On 16 January 2016, the International Atomic Energy Agency confirmed that Iran had fulfilled its nuclear-related commitments under the Joint Comprehensive Plan of Action. 16 January 2016 was therefore Implementation Day, the day on which the United Nations, the European Union and the United States eased sanctions against the Iran.

However, while reports by the general press often give the impression that the Iran sanctions have been completely lifted, the EU and in particular the US still maintain a significant number of restrictions.  In general the lifting of EU sanctions has been much more wholesale (subject to some restrictions) as compared to the US. The US sanctions continue to restrict the ability of US persons to engage in trade with Iran and remain a minefield given the scope of the sanctions to impact upon those even outside the US.

Nevertheless, the lifting of sanctions has put Iran back on the radar for a number of international businesses. The attractions are clear; Iran has a population of around 80million, almost half of which is under the age of 35, and the economic forecasts predict strong annual growth in the coming years. Despite the anti-western rhetoric from the Iranian authorities, a common truth lies amongst the Iranian people; there is a strong and growing demand for western brands.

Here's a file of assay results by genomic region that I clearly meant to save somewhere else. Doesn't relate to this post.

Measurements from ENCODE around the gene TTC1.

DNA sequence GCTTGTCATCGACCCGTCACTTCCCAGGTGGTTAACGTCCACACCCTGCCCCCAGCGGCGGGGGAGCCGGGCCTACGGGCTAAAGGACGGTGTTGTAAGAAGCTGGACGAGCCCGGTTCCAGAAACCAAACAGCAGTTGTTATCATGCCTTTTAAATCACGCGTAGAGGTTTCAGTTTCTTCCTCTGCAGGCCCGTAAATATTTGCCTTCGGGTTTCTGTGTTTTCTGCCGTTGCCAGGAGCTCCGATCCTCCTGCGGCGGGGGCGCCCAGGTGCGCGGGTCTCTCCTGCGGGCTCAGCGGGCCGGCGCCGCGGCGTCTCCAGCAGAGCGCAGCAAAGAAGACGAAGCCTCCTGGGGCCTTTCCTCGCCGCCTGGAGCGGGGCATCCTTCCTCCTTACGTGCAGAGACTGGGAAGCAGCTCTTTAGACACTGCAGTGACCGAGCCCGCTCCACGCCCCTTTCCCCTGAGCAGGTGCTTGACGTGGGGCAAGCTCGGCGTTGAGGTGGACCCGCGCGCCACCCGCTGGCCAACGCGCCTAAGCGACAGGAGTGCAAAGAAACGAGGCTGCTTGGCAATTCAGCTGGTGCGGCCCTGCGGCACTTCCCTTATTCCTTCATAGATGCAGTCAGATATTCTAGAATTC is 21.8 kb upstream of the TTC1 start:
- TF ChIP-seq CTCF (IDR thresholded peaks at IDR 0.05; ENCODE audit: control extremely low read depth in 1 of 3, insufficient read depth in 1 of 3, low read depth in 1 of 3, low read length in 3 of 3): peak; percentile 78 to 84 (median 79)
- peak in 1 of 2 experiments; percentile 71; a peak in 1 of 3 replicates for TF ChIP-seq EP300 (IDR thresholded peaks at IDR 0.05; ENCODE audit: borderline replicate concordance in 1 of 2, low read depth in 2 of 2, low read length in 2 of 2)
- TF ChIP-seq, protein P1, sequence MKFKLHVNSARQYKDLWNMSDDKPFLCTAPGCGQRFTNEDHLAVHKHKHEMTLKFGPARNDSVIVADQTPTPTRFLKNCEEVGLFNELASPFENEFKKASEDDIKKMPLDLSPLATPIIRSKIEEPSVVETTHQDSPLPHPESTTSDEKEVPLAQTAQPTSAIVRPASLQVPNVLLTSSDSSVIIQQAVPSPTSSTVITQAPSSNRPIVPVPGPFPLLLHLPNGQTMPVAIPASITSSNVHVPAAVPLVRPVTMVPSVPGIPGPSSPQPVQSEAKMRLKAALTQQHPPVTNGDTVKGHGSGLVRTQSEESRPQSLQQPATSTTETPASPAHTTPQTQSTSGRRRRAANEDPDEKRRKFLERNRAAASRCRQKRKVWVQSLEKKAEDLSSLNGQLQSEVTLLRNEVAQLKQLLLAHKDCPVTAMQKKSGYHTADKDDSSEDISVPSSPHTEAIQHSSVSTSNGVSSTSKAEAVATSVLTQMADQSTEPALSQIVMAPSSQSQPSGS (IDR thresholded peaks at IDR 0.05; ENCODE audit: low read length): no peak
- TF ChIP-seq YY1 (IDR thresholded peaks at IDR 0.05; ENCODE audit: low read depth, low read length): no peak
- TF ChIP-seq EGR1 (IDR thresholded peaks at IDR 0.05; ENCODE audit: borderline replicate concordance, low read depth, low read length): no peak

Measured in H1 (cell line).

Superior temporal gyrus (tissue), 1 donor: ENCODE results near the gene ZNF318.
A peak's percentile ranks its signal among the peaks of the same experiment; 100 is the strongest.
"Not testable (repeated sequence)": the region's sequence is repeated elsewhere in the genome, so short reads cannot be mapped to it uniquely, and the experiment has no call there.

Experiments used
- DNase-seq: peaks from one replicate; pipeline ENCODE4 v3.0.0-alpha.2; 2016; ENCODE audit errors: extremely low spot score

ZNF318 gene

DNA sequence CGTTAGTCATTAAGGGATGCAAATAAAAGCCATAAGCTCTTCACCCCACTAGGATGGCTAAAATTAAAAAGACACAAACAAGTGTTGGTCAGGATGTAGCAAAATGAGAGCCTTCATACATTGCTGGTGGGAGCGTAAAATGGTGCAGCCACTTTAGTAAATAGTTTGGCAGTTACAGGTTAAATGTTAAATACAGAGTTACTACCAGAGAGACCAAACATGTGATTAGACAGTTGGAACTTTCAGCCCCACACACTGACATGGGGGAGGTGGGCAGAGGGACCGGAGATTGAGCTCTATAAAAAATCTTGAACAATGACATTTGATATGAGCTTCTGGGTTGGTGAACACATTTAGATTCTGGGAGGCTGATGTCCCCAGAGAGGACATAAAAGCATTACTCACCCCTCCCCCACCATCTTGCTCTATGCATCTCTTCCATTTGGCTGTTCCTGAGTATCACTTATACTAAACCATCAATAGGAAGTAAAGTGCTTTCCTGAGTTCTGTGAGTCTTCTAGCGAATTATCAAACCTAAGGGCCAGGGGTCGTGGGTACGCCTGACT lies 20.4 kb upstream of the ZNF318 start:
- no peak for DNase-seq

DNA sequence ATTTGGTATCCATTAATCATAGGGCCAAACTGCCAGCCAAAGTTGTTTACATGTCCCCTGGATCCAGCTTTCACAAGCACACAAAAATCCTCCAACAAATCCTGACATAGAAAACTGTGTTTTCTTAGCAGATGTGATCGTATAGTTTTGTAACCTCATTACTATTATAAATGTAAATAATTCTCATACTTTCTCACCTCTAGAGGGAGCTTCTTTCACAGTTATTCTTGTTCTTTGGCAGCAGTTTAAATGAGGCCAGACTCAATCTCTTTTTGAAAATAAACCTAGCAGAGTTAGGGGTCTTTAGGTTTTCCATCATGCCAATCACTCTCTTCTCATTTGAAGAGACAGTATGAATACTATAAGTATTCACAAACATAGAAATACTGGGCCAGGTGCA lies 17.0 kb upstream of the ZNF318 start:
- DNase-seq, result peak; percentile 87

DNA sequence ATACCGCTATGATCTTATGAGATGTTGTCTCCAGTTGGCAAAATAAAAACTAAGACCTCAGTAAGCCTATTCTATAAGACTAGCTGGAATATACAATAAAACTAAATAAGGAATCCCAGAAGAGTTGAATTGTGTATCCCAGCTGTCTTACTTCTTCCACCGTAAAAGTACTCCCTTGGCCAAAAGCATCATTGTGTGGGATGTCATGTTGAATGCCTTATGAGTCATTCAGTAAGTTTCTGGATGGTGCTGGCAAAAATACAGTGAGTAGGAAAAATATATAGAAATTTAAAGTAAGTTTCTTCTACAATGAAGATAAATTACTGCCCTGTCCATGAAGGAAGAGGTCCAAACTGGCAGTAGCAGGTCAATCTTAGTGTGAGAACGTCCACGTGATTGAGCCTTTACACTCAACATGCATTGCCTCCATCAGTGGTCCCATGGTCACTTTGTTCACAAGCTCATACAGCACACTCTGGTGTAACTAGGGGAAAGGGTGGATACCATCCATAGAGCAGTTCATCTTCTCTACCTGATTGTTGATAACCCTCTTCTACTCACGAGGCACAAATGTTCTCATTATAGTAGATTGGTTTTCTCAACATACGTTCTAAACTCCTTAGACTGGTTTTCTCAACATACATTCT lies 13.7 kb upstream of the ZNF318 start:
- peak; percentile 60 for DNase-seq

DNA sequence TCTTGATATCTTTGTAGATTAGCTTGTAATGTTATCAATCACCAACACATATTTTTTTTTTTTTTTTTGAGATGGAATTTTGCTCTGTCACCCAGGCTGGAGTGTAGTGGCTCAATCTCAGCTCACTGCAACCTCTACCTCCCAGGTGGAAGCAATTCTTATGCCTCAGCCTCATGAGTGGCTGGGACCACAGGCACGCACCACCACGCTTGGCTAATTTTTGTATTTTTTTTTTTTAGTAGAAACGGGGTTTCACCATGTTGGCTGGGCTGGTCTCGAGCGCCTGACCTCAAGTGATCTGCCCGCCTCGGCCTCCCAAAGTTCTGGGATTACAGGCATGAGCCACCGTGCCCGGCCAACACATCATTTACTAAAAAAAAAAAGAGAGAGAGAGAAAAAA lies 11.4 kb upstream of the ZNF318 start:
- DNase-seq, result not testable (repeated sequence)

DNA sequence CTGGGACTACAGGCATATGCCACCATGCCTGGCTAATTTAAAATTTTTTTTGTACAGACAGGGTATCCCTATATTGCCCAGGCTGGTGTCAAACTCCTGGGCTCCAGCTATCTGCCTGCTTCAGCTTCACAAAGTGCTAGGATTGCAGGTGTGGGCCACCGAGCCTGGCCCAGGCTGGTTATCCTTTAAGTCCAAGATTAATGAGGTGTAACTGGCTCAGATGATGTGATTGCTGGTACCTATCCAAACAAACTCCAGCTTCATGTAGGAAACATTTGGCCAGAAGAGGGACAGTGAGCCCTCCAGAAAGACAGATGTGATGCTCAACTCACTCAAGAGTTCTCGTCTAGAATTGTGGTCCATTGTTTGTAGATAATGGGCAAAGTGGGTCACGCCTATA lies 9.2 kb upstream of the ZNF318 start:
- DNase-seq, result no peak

Franchising offers a route into this potentially lucrative market but western brands should do their homework first, not just from the perspective of ensuring that the easing of sanctions creates an opportunity for their particular business, but also in terms of in-depth market due diligence. The sanctions may have prevented a number of western brands from entering Iran, but an effect of Iran's isolation has been the rise  of a number of local "bootleg" versions of popular western brands, particularly in the food and beverage sector. Mash Donald's, Pizza Hat and Raees Coffee (Starbucks copycat) are but a few examples of local brands which have attempted to satisfy the local appetite for western brands. This is not therefore a "clean" market, and brands will need to develop a strategy for obtaining registered rights, dealing with pre-existing infringers, (re-)educating the market on the genuine branded products and services and finding a local partner to grow and safeguard the brand.